By now, most people have seen the concept video or at least heard about Google’s Project Glass, their next phase of augmented reality technology. If you haven’t, here’s the video. http://www.youtube.com/watch?v=9c6W4CCU9M4
What a fantastic bad idea.
Daniel Suarez envisioned a new world of augmented reality in his books Daemon and FreedomTM–probably my favorite fiction of the last ten years. However, the founding principle of Suarez’s “Darknet” was the democratization of information. Google Glass represents the opposite. This would just be one more way for Google to expand the ecosystem of G+ to collect more information and build even more targeted advertising for users.
Suarez used augmented reality as a way for ordinary citizens to become empowered, granting access to public information in the form of layers displayed through their glasses. Instead of information being controlled by the government or Corporations, everyone could see it right in front of them. Glass represents the opposite, giving users some new features that might be useful on the surface, but allow even more detailed tracking of their movements, purchase patterns, social graph, and more.
Another issue is the disconnect we are creating with this kind of tech. As I wrote recently, we are already so engrossed in our devices, we can’t be bothered to interact in many traditional ways. I’ll use myself as an example. All too often, I get so zoned in on one of my devices that I completely miss something my wife is saying. Now that we have a seven month old, I’m concerned I may be dividing my focus more than I should. Should I really be ignoring my immediate family so I can go answer a friend request from someone I haven’t talked to since junior high? If Glass catches on, we will need a name for people who ignore the physical in favor of their digital HUD–I suggest Glasshole.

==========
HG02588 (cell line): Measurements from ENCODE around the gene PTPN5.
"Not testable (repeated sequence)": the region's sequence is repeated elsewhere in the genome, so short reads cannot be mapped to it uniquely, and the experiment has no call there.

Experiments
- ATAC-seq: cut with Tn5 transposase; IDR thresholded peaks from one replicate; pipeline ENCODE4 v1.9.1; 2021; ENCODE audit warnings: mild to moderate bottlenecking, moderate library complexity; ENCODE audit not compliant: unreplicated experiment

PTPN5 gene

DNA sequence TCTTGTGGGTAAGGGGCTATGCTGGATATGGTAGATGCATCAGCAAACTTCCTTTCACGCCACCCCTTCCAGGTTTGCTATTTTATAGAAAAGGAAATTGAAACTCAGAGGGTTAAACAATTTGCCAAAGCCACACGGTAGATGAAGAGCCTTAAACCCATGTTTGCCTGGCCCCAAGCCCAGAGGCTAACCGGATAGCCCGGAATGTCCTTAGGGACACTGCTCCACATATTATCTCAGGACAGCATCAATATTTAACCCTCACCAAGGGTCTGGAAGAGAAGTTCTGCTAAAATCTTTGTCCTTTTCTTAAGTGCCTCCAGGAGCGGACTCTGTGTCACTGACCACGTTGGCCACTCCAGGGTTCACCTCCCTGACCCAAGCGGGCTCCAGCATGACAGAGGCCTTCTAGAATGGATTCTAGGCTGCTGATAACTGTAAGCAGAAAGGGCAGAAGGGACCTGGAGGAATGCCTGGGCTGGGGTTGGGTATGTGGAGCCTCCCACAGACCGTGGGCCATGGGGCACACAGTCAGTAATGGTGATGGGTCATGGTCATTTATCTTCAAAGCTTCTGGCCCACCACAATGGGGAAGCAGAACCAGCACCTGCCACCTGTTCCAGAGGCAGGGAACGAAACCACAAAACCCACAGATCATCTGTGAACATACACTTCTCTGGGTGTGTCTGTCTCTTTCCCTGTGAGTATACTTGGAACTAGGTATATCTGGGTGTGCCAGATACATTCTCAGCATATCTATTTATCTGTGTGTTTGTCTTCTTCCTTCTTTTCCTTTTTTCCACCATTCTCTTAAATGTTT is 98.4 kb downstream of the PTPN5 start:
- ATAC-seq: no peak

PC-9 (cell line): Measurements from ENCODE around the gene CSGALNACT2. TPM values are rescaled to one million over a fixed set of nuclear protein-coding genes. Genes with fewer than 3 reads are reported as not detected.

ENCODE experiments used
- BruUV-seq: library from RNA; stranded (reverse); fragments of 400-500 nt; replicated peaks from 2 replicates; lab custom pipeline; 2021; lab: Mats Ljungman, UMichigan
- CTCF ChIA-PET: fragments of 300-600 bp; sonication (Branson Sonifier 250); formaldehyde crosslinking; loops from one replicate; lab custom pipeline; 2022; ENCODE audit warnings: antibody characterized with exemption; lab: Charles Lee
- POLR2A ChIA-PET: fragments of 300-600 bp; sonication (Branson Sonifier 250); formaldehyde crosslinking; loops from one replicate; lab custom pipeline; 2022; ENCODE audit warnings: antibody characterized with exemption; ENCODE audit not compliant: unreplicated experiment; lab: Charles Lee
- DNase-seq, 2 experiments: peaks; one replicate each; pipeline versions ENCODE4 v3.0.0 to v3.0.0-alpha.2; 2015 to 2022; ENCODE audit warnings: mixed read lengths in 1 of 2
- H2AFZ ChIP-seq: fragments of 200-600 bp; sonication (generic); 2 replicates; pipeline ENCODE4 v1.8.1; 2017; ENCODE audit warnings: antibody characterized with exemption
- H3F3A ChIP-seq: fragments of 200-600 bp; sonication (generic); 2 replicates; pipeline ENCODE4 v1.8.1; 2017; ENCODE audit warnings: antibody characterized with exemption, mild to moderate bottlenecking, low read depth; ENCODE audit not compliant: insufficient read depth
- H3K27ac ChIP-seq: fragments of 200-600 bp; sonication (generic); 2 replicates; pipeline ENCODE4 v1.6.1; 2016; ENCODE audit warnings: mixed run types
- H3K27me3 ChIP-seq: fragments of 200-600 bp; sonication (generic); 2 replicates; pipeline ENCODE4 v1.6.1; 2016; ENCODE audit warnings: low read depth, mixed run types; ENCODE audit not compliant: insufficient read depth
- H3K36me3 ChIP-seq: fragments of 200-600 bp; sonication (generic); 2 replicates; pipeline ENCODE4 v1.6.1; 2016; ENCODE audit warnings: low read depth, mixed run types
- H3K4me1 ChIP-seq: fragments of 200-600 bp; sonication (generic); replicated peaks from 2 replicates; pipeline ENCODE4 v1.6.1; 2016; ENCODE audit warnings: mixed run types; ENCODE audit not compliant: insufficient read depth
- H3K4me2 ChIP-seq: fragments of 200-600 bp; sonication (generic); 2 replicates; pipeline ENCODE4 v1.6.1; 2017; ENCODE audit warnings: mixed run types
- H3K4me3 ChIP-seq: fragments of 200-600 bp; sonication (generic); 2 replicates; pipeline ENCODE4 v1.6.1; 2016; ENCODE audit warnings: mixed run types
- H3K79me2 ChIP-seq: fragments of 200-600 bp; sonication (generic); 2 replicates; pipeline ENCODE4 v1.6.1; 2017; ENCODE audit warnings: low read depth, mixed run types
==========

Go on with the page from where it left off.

Glass also seeks to make our online world more seamless with the physical world. It certainly makes sense that a company that has little physical presence would want to merge their offerings with the offline world. Unfortunately, I don’t believe most of our brains are capable of that kind of multitasking. I’ve battled ADD since I was a kid, so I know about the consequences of splitting our attention. Ultimately, multitasking is less about processing multiple inputs and more about dividing our attention into smaller and smaller pieces, until focusing on one thing for a meaningful length of time is almost unheard of. We are not multicore processors, we can’t execute multiple operations concurrently. Paying attention to my Google HUD means I’m not paying attention to something else.
Ultimately, I know advances like this are inevitable as we seek technology that is more and more integrated with our everyday lives. I will continue to embrace new technology, but I will always keep an eye on how it affects the relationships in the real world that are most important to me.
My main concern is that I don’t want a massive company like Google owning the infrastructure for something like this. We have already made our eyeballs and attention Google’s product thanks to Gmail, Search, and their other products. We’re doing the same thing with Facebook by giving them so much personal data. I don’t want a for-profit company driving this kind of technology because I don’t want my information being sold or abused in the name of ROI or shareholder value. Youtube user rebelliouspixels gives us an idea of what that kind of abuse might look like based on Google's track record.
At the end of the day, I guess I want elements of Suarez’s books to come true. I’d rather have a genius, altruistic, borderline-mental billionaire create this technology to empower people than someone who reports to a board of directors and is just trying to buy their next vacation home by using our data as currency.